12 Formulating Algorithms with Top- Down, Stepwise Refinement Refine Calculate and print the class average to If the counter is not equal to zero Set the average to the total divided by the counter Print the average else Print No grades were entered

13 Refined Pseudocode for Classaveraging Problem Pseudocode: 1. Initialize total to zero 2. Initialize counter to zero 3. Input the first grade 4. While the user has not as yet entered the sentinel a. Add this grade into the running total b. Add one to the grade counter c. Input the next grade(possibly the sentinel) 5. If the counter is not equal to zero a. Set the average to the total divided by the counter b. Print the average Else a. Print No grades were entered

14 #include <stdio.h> int main() { int counter, grade, total; float average; total = 0; counter = 0; printf("%s", "Enter grade, -1 to end:"); scanf("%d", &grade); while ( grade!= -1 ) { //Sentinel value = -1 total = total + grade; counter = counter + 1; printf( "%s", "Enter grade, -1 to end: " ); scanf("%d", &grade); } //end while if (counter!= 0) { average = (float) total/counter; //type conversion printf("class average is %.2f\n", average); } //end if else { puts("no grades were entered"); } //end else }

16 Type Conversion C evaluates arithmetic expressions only in which the data types of the operands are identical. To ensure that operands are of same type the compiler performs type conversion. Converting between types can be : Implicitly (automatically) Explicitly (forced)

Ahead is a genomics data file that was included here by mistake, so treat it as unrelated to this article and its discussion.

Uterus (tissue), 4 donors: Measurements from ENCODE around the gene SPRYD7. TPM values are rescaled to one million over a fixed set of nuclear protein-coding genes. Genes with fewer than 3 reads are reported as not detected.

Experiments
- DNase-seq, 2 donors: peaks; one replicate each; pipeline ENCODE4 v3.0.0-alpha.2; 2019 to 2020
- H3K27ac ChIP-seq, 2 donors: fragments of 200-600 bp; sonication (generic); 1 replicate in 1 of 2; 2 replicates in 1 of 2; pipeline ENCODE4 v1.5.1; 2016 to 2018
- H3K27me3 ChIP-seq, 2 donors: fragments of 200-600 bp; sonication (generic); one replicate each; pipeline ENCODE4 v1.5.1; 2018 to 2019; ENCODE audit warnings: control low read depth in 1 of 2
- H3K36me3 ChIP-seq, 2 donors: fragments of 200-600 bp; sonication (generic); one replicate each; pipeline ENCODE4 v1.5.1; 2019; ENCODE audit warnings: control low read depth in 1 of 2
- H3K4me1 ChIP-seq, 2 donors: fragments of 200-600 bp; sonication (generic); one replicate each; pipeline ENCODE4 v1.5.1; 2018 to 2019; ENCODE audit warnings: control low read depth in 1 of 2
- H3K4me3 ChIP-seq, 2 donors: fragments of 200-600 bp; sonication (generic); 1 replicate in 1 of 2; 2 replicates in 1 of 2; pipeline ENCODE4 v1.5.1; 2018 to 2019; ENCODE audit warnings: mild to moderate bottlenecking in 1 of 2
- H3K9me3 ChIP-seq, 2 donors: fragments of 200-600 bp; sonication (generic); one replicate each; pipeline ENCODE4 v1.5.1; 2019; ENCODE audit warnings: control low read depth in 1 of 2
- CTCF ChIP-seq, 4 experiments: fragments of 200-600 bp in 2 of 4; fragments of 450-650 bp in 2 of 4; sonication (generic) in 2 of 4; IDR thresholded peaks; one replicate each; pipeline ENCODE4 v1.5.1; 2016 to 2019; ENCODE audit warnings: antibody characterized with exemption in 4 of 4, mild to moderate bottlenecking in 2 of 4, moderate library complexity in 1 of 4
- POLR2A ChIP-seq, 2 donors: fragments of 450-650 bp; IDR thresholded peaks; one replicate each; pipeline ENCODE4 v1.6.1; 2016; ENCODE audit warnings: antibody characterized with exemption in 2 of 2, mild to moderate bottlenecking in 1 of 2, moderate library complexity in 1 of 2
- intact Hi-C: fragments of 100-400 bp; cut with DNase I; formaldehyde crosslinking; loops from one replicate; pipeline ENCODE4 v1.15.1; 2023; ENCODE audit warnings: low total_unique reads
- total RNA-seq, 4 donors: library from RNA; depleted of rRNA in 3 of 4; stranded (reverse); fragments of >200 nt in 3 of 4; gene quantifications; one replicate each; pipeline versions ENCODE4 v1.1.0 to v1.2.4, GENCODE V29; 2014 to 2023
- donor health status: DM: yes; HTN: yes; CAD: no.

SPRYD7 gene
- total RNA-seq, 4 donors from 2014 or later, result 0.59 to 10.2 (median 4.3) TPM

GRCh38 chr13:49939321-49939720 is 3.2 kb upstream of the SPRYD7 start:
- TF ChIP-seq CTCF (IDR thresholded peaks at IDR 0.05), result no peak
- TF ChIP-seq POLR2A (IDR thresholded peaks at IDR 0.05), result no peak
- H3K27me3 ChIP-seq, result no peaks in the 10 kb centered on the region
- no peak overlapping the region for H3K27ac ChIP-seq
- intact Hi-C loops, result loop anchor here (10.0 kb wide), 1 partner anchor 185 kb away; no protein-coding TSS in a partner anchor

17 Implicit Conversion If two operands are of different data types the compiler performs an operation called implicit conversion on selected operands. Example: in an expression containing the data types int and float, int operand is converted to float. float average, total; int counter; average = total/counter; The copy of counter is made and converted to float, the calculation is performed and the result of floating-point division is assigned to average.

18 Order of converting type implicitly long double double float unsigned long int long int signed int int char

19 Explicit Conversion Type is converted using unary type cast operator. Which temporary converts the operands. Example: in an expression containing the data types int and float, int operand is converted to float. float average, total; int counter; average = total/(float)counter; The temporary floating-point copy of counter is created. The value stored in counter is still integer. calculation is performed and the result of floating-point division is assigned to average.

20 Cast operator is unary operator i.e. it takes only one operand. It is formed by placing parentheses around the type name with operand. Syntax (type) operand;

21

22 Divide and Conquer Best way to solve a problem is by dividing the problem and solving it. Divide and conquer Construct a program from smaller pieces or components These smaller pieces are called modules Each module more manageable than the original program

23 Program Modules in C Functions Modules in C are called functions. Programs combine user-defined functions with library functions C standard library has a wide variety of functions for performing common mathematical calculations, string manipulations, character manipulations, input/output and many more. C standard library makes your job easier. Functions like printf(), scanf(), pow() are standard library functions. We can also write functions to define some specific task in a program and these functions are called user-defined functions.